Chapter Tres
Wrapping up the handsome trio (of cars-opinion on owners is up to you) is Jim Kipp's equally black and timeless '32 roadster sans the unnecessary fenders. Before this project was started Kipp found his inspiration in the paintings of automotive artist Tom Fritz and again in the pages of Don Montgomery's priceless reference books. With books in hand Kipp went to visit Pete Chapouris and showed him the marked pages of the cars that really fired him up. Pete further refined the game plan by showing Kipp what the "correct" finishes were for a WWII-era roadster based on available materials and the shortage of chrome and other rare commodities of that time, and also schooled him on the proper wheel/tire packages that nail that desired window of hot rodding.

Kipp left most of the detail decisions up to the So-Cal Speed crew headed up by project father Pelle Forsberg and shop foreman Ryan Reed, but one element he knew was mandatory was a healthy Flathead built by the legend of the lakes and drag strip, Art Chrisman. Beginning with a 276ci French Flathead, Art massaged the mill and fitted it with all the best speed parts and dressed it up on the exterior with go-fast parts from Edelbrock.

Many of the same names cross over onto all three of the featured cars, and again the name Gabe's Auto Upholstery pops up as responsible for the stitching in Jim Kipp's '32. Once the car was complete, Kipp would not elect to keep it stored away in some weather-and germ-free environment, instead driving his black beauty any chance he could get, and he even came full circle by inspiring artist Tom Fritz to select his car as the main element for one of his vintage-style paintings.

Rod & Custom Feature Car
Jim Kipp
Canyon Country, California
1932 Ford Roadster

Again, using the So-Cal Speed Shop step-boxed chassis as a starting point, Ryan Reed added the right mix of old and new parts to allow the chassis to perform its best while still looking like an early hot rod chassis. An undropped '32 "heavy" axle, mated to a pair of Lincoln-style hydraulic brakes from Wilson Welding (the same 12-inch self-energizing brakes are also used on the rear), leads the way, connected to a pair of split wishbones. Vega steering heads it all in the driver-desired directions and Pete & Jake's tube shocks handle the up and down motion on both ends. A Winters quick-change center section is mounted between a pair of '36 Ford rearend bells and is hung in place by a transverse leaf spring and Ford wishbones.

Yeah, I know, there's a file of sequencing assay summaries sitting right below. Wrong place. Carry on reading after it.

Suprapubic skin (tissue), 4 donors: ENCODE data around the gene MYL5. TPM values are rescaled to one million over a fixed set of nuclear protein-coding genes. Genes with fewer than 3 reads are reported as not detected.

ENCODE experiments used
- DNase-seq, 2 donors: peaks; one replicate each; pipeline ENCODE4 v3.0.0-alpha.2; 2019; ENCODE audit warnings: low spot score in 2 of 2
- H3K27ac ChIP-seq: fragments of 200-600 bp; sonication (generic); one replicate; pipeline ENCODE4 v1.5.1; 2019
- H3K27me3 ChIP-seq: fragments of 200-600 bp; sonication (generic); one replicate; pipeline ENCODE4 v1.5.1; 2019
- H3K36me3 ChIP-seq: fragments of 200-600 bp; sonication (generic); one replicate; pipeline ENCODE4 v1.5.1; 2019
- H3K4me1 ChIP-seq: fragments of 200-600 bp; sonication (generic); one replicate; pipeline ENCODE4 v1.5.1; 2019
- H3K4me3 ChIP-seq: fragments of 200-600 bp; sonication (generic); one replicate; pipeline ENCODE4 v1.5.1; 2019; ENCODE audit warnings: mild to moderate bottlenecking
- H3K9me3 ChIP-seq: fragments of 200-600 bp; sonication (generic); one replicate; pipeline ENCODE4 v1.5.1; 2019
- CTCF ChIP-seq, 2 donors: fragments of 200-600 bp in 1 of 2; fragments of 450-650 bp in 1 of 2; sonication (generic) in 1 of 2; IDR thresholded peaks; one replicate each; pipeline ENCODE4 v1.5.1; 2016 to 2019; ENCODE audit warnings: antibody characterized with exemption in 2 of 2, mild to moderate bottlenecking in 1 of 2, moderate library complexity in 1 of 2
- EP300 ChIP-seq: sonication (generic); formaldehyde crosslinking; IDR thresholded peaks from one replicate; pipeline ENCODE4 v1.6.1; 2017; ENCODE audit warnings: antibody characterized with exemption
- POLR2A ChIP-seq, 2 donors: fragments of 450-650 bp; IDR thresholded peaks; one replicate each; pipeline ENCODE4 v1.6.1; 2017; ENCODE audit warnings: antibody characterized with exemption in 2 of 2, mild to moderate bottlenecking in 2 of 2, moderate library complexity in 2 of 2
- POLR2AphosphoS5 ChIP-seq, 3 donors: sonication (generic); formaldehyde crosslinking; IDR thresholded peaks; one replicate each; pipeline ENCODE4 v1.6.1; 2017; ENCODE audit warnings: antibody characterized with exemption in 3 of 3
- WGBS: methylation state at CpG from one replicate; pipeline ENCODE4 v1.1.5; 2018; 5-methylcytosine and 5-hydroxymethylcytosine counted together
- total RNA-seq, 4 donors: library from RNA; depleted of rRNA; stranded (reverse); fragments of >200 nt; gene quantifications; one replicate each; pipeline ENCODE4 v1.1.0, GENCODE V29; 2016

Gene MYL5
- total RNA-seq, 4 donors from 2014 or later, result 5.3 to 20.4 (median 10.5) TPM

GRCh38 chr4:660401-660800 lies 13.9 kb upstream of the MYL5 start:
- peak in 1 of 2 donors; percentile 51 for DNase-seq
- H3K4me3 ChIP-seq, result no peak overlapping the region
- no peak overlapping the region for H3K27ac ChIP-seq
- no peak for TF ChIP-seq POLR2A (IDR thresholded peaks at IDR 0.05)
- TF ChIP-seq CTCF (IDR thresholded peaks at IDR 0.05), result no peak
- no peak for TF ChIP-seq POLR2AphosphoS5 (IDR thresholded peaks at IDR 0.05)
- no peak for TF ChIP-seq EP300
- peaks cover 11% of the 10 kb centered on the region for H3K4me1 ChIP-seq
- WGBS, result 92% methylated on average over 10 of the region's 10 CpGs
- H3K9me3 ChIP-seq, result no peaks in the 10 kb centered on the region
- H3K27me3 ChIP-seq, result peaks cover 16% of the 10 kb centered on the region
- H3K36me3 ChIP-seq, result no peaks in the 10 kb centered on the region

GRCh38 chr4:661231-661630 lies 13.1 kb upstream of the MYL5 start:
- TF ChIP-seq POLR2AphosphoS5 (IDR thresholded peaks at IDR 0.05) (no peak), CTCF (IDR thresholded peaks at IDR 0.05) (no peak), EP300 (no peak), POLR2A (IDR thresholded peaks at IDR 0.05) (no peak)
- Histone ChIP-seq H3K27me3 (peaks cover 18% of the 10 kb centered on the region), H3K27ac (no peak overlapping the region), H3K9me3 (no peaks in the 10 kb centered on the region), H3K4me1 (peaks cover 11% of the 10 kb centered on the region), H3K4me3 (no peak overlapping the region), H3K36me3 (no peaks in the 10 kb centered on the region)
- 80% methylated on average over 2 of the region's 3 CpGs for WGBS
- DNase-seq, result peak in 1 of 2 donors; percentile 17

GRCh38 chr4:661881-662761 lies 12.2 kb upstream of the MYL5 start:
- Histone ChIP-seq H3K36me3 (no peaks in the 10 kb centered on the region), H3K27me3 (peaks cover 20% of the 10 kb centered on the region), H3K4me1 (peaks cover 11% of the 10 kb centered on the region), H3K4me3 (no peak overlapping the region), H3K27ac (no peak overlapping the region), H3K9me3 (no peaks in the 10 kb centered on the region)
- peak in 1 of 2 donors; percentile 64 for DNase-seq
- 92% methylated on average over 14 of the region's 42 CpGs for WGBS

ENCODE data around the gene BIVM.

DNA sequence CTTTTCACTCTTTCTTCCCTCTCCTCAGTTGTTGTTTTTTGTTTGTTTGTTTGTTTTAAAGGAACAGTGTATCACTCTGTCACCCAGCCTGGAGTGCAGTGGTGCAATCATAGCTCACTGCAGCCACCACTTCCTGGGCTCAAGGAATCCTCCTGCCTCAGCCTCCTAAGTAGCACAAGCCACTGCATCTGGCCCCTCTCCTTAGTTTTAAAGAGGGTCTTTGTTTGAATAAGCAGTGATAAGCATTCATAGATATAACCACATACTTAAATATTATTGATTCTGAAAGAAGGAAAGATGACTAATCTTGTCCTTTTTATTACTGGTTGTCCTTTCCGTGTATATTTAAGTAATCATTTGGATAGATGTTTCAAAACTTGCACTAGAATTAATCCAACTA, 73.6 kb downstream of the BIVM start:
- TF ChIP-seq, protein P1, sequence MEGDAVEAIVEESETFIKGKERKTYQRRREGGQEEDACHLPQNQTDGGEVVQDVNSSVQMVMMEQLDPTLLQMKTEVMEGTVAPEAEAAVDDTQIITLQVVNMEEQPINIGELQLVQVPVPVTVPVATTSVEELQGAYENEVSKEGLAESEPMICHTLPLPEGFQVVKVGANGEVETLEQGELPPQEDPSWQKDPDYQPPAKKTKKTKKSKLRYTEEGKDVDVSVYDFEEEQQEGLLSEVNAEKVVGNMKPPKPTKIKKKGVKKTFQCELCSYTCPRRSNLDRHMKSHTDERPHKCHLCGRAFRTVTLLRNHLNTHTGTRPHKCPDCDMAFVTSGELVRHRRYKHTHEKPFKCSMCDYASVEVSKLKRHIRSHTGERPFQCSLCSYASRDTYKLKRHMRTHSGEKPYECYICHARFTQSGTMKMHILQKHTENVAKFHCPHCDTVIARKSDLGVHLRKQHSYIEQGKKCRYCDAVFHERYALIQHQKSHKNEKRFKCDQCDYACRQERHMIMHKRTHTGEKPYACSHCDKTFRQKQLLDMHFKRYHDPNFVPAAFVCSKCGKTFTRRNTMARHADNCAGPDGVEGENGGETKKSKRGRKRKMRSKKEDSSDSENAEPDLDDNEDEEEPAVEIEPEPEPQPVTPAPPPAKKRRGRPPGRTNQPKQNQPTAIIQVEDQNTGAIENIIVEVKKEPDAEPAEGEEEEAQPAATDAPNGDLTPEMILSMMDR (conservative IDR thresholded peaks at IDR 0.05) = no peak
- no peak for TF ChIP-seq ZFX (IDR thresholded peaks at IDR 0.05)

Going for the ultimate "pre-overhead" powerplant, Jim located a '48 Ford 276ci Flathead and entrusted it to legendary builder/racer Art Chrisman for a complete rebuild. Parts selected include a pair of early Edelbrock heads and matching "slingshot" intake manifold (only 100 of Vic's first model were produced), an Isky 404 Jr. cam, Ross pistons, a Mallory ignition, and a pair of Smiley's custom headers. A McLeod clutch and aluminum flywheel mates the early muscle to a Tremec five-speed manual transmission.

Wheels & Tires
Correctly dating Jim's roadster to the desired time period is a set of 16-inch steelies from Wheelsmith wrapped in Firestone 6.00 and 7.50 blackwall rubber. The finishing touch is a set of '40 Ford Deluxe hubcaps and trim rings.

Body & Paint
The Brookville roadster body, Vintique grille shell, and Rootlieb hood were put into the hands of So-Cal's Abe Rodriquez to be carefully fitted to the So-Cal '32 chassis, and given numerous hours of priming and blocking before the miles deep black paint was applied. Nickel plating by Sherm's on strategically selected pieces accents the black paint perfectly.

Sitting behind the Vintique '40 Ford steering wheel mounted on a matching steering column from Limeworks, you have a perfect view of the Stewart Warner Wings gauges set in the stock dash. At the same time you can feel the saddle leather on the Glide seat which was stitched up by Gabe's Auto Upholstery.